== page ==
On the other hand, we do not want to completely forget previous negative behavior, so we can be vigilant about the possibility that it might resurface. If you see this begin to occur in the future, I would encourage you to seek professional marriage counseling before things reach a crisis point. You can use this past negative experience as an alarm of sorts, to warn you of another potential crisis. This is an important component of our ability to use change as a powerful, positive force in our lives. Previous negative situations can be used as a rallying call to not fall into the same behavior pattern that has caused so much pain in the past.
I know that it is difficult to forgive without forgettingI know that it is difficult to forgive without forgetting; it can feel like an emotional in-between world. But the benefits are immeasurable.
Judaism strongly believes in the ability of people to change for the good, or doing teshuvah (roughly translated as “repentance”). It understands that people make mistakes and do their best to correct them. As it says in Proverbs, “A tzaddik (righteous person) will fall seven times and get up.” There is a concept in Jewish philosophy that the tzaddik’s eventual rise is because of, not despite, his past failures.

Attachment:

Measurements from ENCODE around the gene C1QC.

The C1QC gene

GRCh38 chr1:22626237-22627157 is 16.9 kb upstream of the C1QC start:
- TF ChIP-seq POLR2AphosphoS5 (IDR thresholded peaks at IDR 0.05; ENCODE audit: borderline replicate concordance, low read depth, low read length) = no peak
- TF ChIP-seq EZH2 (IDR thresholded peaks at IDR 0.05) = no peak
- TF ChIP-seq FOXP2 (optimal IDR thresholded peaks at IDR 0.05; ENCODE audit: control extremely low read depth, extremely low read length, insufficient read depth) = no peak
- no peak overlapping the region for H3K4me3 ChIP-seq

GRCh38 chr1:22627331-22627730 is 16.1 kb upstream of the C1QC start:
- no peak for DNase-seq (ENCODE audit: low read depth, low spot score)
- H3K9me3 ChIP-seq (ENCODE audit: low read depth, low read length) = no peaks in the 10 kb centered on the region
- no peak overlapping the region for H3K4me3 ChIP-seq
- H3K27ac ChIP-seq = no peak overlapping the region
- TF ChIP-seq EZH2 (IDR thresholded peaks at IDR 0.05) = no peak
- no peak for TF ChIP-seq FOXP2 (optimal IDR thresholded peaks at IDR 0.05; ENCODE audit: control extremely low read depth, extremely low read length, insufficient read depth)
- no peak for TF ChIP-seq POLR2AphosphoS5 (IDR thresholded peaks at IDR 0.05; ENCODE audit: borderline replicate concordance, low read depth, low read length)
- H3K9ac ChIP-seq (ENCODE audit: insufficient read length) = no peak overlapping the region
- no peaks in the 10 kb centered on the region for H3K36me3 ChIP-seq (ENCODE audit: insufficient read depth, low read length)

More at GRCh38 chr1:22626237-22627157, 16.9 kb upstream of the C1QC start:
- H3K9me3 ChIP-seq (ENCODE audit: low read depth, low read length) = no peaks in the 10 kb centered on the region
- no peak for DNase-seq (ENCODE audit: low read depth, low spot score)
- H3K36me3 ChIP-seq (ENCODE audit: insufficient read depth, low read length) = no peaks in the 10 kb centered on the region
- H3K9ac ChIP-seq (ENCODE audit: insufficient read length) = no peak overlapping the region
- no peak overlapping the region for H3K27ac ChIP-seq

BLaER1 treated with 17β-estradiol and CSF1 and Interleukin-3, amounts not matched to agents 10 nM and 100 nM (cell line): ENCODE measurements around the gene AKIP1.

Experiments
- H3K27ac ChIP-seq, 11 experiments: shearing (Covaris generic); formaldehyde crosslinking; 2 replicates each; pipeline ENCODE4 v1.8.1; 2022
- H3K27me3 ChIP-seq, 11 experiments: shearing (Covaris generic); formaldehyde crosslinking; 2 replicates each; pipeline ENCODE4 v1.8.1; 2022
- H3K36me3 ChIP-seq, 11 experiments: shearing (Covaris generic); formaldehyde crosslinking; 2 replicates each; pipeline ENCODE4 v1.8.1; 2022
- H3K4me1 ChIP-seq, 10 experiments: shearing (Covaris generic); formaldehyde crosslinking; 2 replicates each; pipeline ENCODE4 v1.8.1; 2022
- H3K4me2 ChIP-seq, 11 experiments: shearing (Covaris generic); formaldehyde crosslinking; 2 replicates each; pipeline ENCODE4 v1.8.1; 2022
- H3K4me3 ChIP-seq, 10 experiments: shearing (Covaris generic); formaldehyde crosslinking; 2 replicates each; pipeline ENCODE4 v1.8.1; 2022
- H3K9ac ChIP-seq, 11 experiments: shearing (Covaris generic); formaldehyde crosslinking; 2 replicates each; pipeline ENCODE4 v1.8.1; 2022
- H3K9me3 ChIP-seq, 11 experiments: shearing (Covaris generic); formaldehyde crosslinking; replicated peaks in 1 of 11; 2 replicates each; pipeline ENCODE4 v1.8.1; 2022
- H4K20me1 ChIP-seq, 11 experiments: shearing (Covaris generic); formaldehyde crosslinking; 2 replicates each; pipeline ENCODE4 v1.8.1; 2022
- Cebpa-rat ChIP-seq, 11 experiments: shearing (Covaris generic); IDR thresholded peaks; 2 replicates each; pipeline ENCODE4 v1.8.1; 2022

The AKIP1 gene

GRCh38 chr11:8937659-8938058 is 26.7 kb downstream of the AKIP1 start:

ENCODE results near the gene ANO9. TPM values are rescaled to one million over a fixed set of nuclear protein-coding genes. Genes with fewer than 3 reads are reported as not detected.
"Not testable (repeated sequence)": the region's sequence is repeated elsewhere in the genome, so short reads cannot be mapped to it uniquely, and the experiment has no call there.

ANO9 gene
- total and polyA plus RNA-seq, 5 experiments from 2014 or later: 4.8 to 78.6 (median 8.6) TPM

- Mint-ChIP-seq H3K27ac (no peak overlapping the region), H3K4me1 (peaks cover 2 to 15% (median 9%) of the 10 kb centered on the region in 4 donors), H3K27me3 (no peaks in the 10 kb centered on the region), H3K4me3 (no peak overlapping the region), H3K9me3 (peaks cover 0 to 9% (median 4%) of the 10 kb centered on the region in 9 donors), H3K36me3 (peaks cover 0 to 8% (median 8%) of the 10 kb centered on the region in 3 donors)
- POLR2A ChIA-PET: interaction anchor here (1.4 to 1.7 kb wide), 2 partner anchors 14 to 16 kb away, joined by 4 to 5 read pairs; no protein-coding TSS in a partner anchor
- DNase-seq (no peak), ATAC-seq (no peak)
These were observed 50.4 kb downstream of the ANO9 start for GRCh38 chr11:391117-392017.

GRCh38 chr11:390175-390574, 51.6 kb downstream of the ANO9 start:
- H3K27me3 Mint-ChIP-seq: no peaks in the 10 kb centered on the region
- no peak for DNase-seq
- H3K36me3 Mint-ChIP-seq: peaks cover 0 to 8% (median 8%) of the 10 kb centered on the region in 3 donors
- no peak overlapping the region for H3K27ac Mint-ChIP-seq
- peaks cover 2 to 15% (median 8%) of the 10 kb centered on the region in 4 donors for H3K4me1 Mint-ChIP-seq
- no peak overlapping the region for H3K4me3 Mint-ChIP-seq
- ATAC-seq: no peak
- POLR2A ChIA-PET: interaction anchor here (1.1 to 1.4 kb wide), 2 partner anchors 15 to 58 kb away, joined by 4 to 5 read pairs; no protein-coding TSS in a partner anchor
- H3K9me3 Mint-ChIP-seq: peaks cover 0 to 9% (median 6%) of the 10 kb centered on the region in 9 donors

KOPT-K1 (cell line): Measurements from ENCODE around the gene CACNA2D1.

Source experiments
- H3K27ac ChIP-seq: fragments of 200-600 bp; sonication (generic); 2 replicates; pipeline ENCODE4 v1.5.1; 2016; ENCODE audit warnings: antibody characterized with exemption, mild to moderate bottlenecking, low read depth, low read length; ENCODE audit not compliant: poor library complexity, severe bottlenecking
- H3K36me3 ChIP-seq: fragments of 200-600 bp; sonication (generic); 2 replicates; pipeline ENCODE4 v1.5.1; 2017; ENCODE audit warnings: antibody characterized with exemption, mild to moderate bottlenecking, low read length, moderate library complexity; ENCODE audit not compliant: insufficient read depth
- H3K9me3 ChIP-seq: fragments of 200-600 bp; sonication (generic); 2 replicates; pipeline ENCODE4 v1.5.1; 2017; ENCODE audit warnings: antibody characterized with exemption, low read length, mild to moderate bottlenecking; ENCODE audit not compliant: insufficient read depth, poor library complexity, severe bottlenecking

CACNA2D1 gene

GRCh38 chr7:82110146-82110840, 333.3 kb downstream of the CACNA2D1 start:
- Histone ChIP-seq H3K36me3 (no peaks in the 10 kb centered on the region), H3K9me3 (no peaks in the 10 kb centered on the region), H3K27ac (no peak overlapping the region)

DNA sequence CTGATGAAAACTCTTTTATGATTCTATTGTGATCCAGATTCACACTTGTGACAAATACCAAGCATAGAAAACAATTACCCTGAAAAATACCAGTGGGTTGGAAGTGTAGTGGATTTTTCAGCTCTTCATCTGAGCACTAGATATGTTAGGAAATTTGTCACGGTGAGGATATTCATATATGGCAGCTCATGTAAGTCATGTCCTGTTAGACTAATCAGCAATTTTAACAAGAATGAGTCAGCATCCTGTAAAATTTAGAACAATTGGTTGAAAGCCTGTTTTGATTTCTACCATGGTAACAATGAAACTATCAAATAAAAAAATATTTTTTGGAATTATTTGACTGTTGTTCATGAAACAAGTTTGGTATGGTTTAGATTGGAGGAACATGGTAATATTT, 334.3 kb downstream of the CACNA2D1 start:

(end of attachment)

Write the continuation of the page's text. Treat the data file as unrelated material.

I am sure that you would want to be forgiven if the roles were reversed. If, however, you continue to have difficulty getting over your feelings of resentment, then you should consider entering a course of personal counseling to help you figure out what is really keeping you from moving on.
Your relationship should go “from strength to strength,” and should be a great source of enjoyment for both of you for many years to come!
RachelBy Beryl Tritel“Dear Rachel” is a biweekly column that is answered by a rotating group of experts. This question was answered by Beryl Tritel.
Beryl Tritel, MSW, is a therapist with offices in Jerusalem and Ramat Bet Shemesh. She has been living in Israel for over 10 years with her husband and their 5 kids. She also offers Skype sessions. She can be reached at BerylTritel.com.More from Tritel, Beryl | RSS© Copyright, all rights reserved. If you enjoyed this article, we encourage you to distribute it further, provided that you comply with Chabad.org’s copyright policy.